that. There are algorithms for extending refcounting to cyclic structures
(i forget the details, but you sort of go round and experimentally
decrement an object's count and see it ends up with a negative count or
something), so i assumed python used one of those. Mind you, those are
probably more complex than mark-and-sweep!
lot more complexity in the interpreter itself, but it would be faster,
more reliable, and would reduce the complexity of extensions.


??? It adds no complexity (it's already there), it's slower,


Ah. That would be why all those java, .net, LISP, smalltalk and assorted
other VMs out there, with decades of development, hojillions of dollars
and the serried ranks of some of the greatest figures in computer science
behind them all use reference counting rather than garbage collection,
then.

No, wait ...
it is, if anything, LESS reliable than reference counting (which is way
simpler!),
Reliability is a red herring - in the absence of ill-behaved native
extensions, and with correct implementations, both refcounting and GC are
perfectly reliable. And you can rely on the implementation being correct,
since any incorrectness will be detected very quickly!
and (if generalized to deal with ALL garbage) it might make it almost
impossible to write some kinds of extensions (ones which need to
interface existing C libraries that don't cooperate with whatever GC
collection you choose).
Lucky those existing C libraries were written to use python's refcounting!

Oh, you have to write a wrapper round the library to interface with the
automatic memory management? Well, as it happens, the stuff you need to do
is more or less identical for refcounting and GC - the extension has to
tell the VM which of the VM's objects it holds references to, so that the
VM knows that they aren't garbage.
Are we talking about the same thing?!


Doesn't look like it, does it?
So python doesn't use the old SmallTalk 80 SmallInteger hack, or similar?
Fair enough - the performance gain is nice, but the extra complexity would
be a huge pain, i imagine.


CPython currently is implemented on a strict "minimize all tricks"
strategy.


A very, very sound principle. If you have the aforementioned decades,
hojillions and serried ranks, an all-tricks-turned-up-to-eleven strategy
can be made to work. If you're a relatively small non-profit outfit like
the python dev team, minimising tricks buys you reliability and agility,
which is, really, what we all want.

tom

--
That's no moon!
Oct 13 '05 #32

P: n/a
Tom Anderson wrote:
In both smalltalk and python, every single variable contains a reference
to an object - there isn't the object/primitive distinction you find in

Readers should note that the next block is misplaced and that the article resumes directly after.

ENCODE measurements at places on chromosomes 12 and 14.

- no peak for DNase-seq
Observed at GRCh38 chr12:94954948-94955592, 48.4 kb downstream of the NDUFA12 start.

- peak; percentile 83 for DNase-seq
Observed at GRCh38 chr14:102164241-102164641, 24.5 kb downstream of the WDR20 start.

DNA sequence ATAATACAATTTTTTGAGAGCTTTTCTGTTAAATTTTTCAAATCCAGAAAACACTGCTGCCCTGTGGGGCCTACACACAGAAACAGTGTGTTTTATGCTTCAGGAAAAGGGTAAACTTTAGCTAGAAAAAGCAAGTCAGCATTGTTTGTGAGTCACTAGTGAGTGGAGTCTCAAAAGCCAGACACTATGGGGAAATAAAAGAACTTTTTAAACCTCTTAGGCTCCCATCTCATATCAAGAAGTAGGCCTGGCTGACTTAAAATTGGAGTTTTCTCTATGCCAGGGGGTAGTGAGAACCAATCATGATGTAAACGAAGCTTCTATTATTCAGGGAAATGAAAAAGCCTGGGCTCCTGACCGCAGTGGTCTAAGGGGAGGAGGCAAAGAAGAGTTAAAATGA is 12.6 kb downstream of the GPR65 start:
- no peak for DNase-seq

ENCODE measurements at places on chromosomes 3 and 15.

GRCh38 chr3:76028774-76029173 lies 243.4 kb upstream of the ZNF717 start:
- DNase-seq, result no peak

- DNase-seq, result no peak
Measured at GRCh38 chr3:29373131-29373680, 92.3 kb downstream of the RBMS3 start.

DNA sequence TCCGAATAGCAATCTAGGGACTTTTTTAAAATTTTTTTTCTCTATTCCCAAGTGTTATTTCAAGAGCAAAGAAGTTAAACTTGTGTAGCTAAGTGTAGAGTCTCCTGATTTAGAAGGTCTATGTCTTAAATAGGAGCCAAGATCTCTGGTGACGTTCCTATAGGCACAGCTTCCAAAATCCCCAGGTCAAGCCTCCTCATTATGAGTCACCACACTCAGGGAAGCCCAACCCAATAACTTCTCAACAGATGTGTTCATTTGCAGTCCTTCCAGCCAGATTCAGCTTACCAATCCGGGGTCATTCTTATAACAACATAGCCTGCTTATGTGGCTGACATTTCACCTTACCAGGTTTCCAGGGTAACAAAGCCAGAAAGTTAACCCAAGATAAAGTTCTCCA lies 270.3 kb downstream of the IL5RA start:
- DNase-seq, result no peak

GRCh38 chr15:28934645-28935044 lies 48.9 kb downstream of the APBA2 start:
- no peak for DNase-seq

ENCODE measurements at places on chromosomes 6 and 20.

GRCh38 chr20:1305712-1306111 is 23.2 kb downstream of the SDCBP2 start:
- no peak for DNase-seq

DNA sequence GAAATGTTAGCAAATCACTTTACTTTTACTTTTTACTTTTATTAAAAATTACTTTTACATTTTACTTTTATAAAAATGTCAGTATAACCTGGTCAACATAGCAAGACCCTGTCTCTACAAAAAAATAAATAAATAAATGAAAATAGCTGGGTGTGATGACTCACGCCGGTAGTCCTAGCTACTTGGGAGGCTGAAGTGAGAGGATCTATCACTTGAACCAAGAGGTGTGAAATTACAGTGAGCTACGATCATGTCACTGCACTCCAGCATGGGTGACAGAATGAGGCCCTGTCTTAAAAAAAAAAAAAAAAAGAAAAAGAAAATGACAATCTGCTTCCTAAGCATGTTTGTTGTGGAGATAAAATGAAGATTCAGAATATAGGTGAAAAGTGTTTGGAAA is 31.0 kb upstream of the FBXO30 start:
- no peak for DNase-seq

less advanced languages like java.

Except that in smalltalk, this isn't true: in ST, every variable *appears*
to contain a reference to an object, but implementations may not actually
work like that.


Python implementations don't have to work that way either. Please don't
confuse "the Python language" with "the CPython implementation" and with
other implementations (existing as well as hypothetical).

(fwiw, switching to tagging in CPython would break most about everything.
might as well start over, and nobody's likely to do that to speed up integer-
dominated programs a little...)

</F>

Oct 13 '05 #33

P: n/a
"Fredrik Lundh" <fr*****@pythonware.com> writes:
(fwiw, switching to tagging in CPython would break most about
everything. might as well start over, and nobody's likely to do
that to speed up integer- dominated programs a little...)


Yeah, a change of that magnitude in CPython would be madness, but
the question is well worth visiting for PyPy.
Oct 13 '05 #34

P: n/a
Tom Anderson <tw**@urchin.earth.li> wrote:
On Tue, 11 Oct 2005, Alex Martelli wrote:
Tom Anderson <tw**@urchin.earth.li> wrote:
...
Has anyone looked into using a real GC for python? I realise it would be a
If you mean mark-and-sweep, with generational twists,


Yes, more or less.
that's what gc uses for cyclic garbage.


Do you mean what python uses for cyclic garbage? If so, i hadn't realised


Yes, gc (a standard library module) gives you access to the mechanism
(to some reasonable extent).
that. There are algorithms for extending refcounting to cyclic structures
(i forget the details, but you sort of go round and experimentally
decrement an object's count and see it ends up with a negative count or
something), so i assumed python used one of those. Mind you, those are
probably more complex than mark-and-sweep!
Not sure about that, when you consider the "generational twists", but
maybe.